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Armor of Light
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Armor of Light

3.81 of 5 stars 3.81  ·  rating details  ·  106 ratings  ·  10 reviews
A few years before 1593, a coven of witches, secretly led by the Wizard Earl of Bothwell, had raised a storm to sink the ships bringing King James VI's bride and retinue to Scotland. Now, emboldened by their success, the same group is launching wizardly attacks on the King himself!
Paperback, 504 pages
Published October 1st 1988 by Baen Books (first published 1988)
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As many other alternative history works of fiction this book is set in England during the reign of Elizabeth the Great. It was the brightest and yet the most putrid age of British history, a time when history itself could have changed its course: it did, but unfortunately only to a certain extent.
It cannot be a mere chance that so many authors choose this age for their alternative history novels: so many opportunities to make the western world a different place have been wasted then.
(One could a
In this alternate history tale, Sir Philip Sidney didn't die at the Battle of Zutphen, and is instead Queen Elizabeth's champion. He is sent to Scotland to defend King James from Bothwell's witchcraft. With him comes Kit Marlowe, whose life he saved in 1593 and who has continued to spy for Walsingham. Five hundred pages later, Sidney and Marlowe defeat Bothwell using some bible verses. The writing is so repetitive, the magic so deus ex machina, that I could barely finish this.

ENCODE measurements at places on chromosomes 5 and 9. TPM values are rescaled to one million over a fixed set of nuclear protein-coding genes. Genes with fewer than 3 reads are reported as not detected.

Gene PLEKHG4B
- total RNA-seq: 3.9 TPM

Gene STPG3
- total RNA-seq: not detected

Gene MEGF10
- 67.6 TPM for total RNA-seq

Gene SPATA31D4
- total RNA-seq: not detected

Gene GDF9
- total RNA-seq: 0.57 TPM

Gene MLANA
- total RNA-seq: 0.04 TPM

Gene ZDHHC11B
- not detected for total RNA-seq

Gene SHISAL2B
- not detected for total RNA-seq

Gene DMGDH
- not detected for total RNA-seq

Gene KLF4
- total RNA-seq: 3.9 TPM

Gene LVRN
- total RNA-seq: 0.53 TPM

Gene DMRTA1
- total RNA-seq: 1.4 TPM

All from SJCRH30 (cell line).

The authors clearly
This is a very entertaining historical fantasy set in an alternate magical Elizabethan England. In this world, Sir Philip Sidney did not die after the battle of Zutphen; he recovered from his wounds and lived to save Christopher Marlowe's life at the tavern in Deptford. When the Wizard Earl of Bothwell threatens James VI of Scotland with deadly magic, Elizabeth of England sends Sidney to defend him; Robert Cecil sends Marlowe along to spy, whereupon Marlowe is also pulled into the magical battle ...more
Alma Southmayd
Though it has been many years since I read this book, I do remember that I liked it quite a bit. And I wondered if the authors set any more books in this universe.
The wonderfully skilled writing team of Melissa Scott and the late Lisa A. Barnett has created a compelling alternate history novel, set in an Elizabethan age where Sir Philip Sidney and Christopher Marlowe escaped their historical deaths and are sent by the queen to Scotland in order to quell a dark, sorcerous power threatening her chosen heir, the king of Scots. Filled with magic and intrigue, this densely woven and brilliantly written book is an absolute delight to read.
This was a re-read from several years ago. The plot is only slightly less convoluted on the second try (I still attribute that to the book having two authors- each had plot twists they refused to surrender), but knowing what was coming allowed me to see the characters in a little more detail. As a fan of Christopher Marlowe's works, I'm a sucker for a story where he lived a longer life, especially one so full of intrigue.
Alternate history with fantasy elements in which Sir Philip Sidney and Christopher Marlowe dodge their respective historical deaths and join forces to combat Lord Bothwell. An excellent read which I always hoped would have a sequel.
To reread, in the brand-new Kindle edition, now that I've become madly besotted with Melissa Scott and all her works.
Fun alternate history of the end of Elizabeth I's reign with magic and religion intermingling.
One of my very favorite historical fantasy books ever.
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Scott studied history at Harvard College and Brandeis University, and earned her PhD. in comparative history. She published her first novel in 1984, and has since written some two dozen science fiction and fantasy works, including three co-authored with her partner, Lisa A. Barnett.

Scott's work is known for the elaborate and well-constructed settings. While many of her protagonists are gay, lesbia
More about Melissa Scott...

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